Public Policy Students Tackle Pension Problems in 2012 Case Competition

Aug 31, 2012 | Atlanta, GA

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  • 2012 SPP Case Competition

  • 2012 SPP Case Competition

  • 2012 SPP Case Competition

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Rebecca Keane
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Six teams of graduate students from universities across Georgia competed to provide policy recommendations for a real world case: the underfunded state pension system of Illinois. The second annual School of Public Policy Case Competition was hosted August 31 by the Public Policy Graduate Student Association (PPGSA) at Georgia Tech.

"The importance of using the Illinois case was for the teams to not only think about the policy implications, but also make informed recommendations given the current political, economic, and financial factors we are faced with right now," said Jenna Howard, lead organizer of the event and a graduate student in the Ivan Allen College of Liberal Arts School of Public Policy. "Our goal for the competition is for it to simulate a real-world problem, and we felt like this case was perfect for teams to have to balance these factors in their recommendations."

Each team - comprised of three to five graduate students from Kennesaw State University, Georgia State University, Georgia Tech, and the University of Georgia - were given 24 hours to develop and present a policy proposal during the two-day competition. A panel of six judges ranked team's presentations on factors that included quality of statistical analysis, presentation logic, and professionalism.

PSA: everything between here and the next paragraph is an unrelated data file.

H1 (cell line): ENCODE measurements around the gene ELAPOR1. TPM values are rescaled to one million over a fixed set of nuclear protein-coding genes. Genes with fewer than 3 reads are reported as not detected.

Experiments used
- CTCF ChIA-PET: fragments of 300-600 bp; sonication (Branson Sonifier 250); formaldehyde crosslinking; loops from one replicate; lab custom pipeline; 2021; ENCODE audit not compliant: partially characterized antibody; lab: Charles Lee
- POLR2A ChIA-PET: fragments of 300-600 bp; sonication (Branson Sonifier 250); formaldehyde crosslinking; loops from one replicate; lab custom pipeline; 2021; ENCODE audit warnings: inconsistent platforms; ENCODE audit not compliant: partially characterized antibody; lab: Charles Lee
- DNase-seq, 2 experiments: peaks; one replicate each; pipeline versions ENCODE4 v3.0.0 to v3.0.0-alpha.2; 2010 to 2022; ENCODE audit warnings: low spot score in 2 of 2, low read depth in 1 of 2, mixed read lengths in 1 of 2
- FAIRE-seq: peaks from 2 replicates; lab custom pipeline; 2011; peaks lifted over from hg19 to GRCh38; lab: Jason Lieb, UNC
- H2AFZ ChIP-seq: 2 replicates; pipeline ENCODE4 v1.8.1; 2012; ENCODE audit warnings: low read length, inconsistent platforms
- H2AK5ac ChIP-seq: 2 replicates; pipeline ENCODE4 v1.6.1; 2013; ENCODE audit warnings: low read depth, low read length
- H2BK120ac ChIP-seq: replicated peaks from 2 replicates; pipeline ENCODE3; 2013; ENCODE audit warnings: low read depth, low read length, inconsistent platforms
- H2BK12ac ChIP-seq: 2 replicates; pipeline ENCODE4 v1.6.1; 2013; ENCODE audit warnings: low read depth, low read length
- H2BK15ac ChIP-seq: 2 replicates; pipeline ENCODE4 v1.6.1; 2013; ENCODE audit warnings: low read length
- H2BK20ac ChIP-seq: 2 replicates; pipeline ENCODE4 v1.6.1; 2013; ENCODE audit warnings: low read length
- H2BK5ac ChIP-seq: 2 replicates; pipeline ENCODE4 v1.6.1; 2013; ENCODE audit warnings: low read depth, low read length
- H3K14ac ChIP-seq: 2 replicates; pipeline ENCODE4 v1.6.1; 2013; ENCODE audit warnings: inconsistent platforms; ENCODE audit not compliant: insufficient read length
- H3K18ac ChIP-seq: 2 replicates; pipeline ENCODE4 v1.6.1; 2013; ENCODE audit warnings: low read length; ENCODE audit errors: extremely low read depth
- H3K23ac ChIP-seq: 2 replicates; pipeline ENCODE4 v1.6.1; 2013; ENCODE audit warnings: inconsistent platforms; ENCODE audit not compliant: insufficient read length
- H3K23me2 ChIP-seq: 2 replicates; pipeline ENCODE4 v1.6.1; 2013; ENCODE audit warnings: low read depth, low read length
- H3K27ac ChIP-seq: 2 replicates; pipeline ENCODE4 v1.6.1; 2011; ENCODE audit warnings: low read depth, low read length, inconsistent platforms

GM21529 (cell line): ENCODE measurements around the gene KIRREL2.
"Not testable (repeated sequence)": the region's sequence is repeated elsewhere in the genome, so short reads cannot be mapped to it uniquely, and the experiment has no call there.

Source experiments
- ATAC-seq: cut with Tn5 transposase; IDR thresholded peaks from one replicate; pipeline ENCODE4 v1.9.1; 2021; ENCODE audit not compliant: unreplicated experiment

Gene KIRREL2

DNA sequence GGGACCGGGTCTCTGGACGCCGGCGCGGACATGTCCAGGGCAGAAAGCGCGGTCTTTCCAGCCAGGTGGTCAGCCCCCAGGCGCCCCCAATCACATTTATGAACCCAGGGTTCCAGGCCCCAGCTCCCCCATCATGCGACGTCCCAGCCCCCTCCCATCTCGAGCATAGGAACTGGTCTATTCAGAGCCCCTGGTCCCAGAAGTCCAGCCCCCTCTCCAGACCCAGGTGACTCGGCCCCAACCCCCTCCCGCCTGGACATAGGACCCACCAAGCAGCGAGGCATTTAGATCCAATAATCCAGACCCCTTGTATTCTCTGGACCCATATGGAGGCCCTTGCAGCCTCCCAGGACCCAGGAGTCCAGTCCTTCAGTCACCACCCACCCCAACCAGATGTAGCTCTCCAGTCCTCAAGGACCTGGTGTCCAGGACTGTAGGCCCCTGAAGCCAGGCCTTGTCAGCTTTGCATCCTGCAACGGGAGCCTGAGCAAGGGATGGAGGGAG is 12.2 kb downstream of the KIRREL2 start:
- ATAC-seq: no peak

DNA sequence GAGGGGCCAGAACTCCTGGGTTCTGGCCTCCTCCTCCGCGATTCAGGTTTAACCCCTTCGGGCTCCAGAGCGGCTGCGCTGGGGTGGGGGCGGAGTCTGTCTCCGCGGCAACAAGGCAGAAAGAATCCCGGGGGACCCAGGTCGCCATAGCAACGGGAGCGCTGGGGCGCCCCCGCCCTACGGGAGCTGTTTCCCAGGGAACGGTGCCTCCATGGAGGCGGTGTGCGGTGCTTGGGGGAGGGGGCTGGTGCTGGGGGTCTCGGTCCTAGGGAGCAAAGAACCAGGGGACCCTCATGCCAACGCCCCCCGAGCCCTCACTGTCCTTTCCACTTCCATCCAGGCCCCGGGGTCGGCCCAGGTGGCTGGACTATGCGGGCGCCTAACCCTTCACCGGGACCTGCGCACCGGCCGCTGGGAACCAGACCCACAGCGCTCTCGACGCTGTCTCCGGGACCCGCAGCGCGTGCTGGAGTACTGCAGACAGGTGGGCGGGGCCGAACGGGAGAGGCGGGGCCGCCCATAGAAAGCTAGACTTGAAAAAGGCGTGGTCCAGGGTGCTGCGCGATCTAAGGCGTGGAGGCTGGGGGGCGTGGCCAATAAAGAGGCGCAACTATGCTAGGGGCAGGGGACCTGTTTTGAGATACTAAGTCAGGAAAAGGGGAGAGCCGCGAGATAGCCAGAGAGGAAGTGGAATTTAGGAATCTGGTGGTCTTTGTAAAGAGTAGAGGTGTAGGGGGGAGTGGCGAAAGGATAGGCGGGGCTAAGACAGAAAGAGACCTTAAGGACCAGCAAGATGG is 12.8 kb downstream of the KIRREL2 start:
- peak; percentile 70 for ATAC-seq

"All six teams did a stellar job trying to balance the interests of various parties while keeping in mind the current political and economic environment," said Howard.

The University of Georgia's MPA team took first place for recommending a hybrid model for pension contributions and increased education for state employees in making wise investments for their future. Second place went to Georgia State University's Economics team, which recommended raising the retirement age and suggested a tiered model approach for employee contributions. Georgia Tech's team, the only team comprised solely of first-year graduate students, argued for an optional employee pension plan and a five-year review by an impartial party.

PPGSA and other School of Public Policy students and faculty were responsible for coordinating the event, raising funds for prizes, and seeking permission to use the case, titled "Tough Choices for the Illinois Pension System" and distributed by the Harvard Business School.

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